From left, Western Alumna Dororthy Hollingsworth, MA Public History student Brooke Campbell, Western University President Amit Chakma, Joel Ralph (MA'06), Director of Programs, Canada's National History Society and Janice Walker, President & CEO, Canada's National History Society.
Story and Photo by Rob Rombouts
Thanks to a gift from a Western alumna, and a bit of serendipity, students in Western’s Masters in Public History program will have a funded internship opportunity with Canada’s History Society.
The Nobleman Scholars program was created to provide internships at Canada’s History for graduate students from Western University. The program was established in 2017 by Dorothy Hollingsworth, alumna of Western University, to honour her husband, William (Bill) Nobleman, founding director of Canada’s National History Society (Canada’s History), who passed away in 2016.
In Spring 2017, Hollingsworth received an invitation to an event hosted by the Society. She began to think about what she might do to honour Bill’s memory and felt that whatever it was, it would be connected to the Society. “Bill was very interested in education, but was also very knowledgeable in History in general,” said Hollingsworth.
Hollingsworth asked the Society what they may want support in.
The Society told her that, since 2006, they have endeavoured to host interns from Public History, as funding allowed. Support to continue that opportunity would be appreciated.
Joel Ralph was the first intern from the Western Public History program to work with the Society, in 2006. He is now Director of Programs for Canada’s History.
“We’ve had four more Western Public History students since, and four of the five still work with the society,” said Ralph. “We’ve had a great connection with the program.”
“I thought it was great. It combined Bill’s interests, combining education and his interest in history,” said Hollingsworth. “I was so surprised that it was going to be a Western grad. It seemed very serendipitous.”
“We are fortunate that Dorothy saw it as an opportunity to create lasting legacy to recognize her husband’s work with the society,” said Ralph. “It is critical in giving a foundation to the internship. It’s wonderful that we found a connection to Dorothy and Bill, and to Western.”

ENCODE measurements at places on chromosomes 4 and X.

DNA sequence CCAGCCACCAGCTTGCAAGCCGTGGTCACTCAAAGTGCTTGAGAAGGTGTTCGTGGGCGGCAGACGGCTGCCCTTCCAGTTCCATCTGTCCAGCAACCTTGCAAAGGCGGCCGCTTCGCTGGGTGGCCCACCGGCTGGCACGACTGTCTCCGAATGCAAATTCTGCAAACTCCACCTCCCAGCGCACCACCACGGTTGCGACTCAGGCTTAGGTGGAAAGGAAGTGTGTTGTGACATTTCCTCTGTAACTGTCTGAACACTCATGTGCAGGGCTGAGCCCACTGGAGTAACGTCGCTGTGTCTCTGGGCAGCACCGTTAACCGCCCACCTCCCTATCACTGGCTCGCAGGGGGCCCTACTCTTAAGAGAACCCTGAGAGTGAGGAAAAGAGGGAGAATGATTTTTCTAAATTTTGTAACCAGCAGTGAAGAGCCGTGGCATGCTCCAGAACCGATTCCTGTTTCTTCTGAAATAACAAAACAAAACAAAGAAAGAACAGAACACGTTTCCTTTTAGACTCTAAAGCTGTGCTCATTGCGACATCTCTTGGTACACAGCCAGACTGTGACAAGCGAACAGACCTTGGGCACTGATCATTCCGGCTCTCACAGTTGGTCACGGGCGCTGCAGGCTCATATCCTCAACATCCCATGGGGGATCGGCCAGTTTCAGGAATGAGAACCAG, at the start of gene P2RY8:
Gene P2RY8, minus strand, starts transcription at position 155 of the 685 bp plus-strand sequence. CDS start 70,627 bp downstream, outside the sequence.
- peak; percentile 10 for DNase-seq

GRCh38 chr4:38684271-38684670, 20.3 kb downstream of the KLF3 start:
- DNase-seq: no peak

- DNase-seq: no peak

Brooke Campbell will be the first Nobleman Scholar, working as a digital media intern with Canada’s History.
“Western’s program is very hands-on; everything had a community partner, so it’s not just theoretical,” said Campbell. This experience will serve her well in her internship. “One really unique aspect, as part of application, I proposed a project, a unique idea, and I get to do it. Very rarely with an internship do you get to propose an idea and I get to do it. This is an industry where you have to be really creative.”
“As the capstone of our MA program in public history, the internship is designed to bridge theory and practice,” said Mike Dove, Assistant Professor and Internship Coordinator with the Public History program. “Students are sent out into the wider world to put their historical skills and passion for the past to work in ways that will help inform, influence and shape how the public thinks about and experiences history.”
While students benefit, Ralph said the Society does as well. “We benefit a great deal, more than anything,” said Ralph. “The public history program pulls together and graduates students that are ready to do a wide-variety of tasks with a wide-variety of skill sets.”
“It’s a great networking opportunity,” said Campbell. “It’s a great way to hone those skills and apply everything we’ve been working on for the past eight months. It will take all those skills and put them in a more professional experience.”
“For us to be able to provide an internship year in, year out is tremendous,” said Ralph. “The gift is a gift to both the society and to the Public History program at Western.”
“This unique arrangement between the Nobleman Family, Canada’s History Society and Western’s MA Public History Program will prove invaluable in our shared efforts to promote Canadians understanding of their country- both past and present,” said Dove.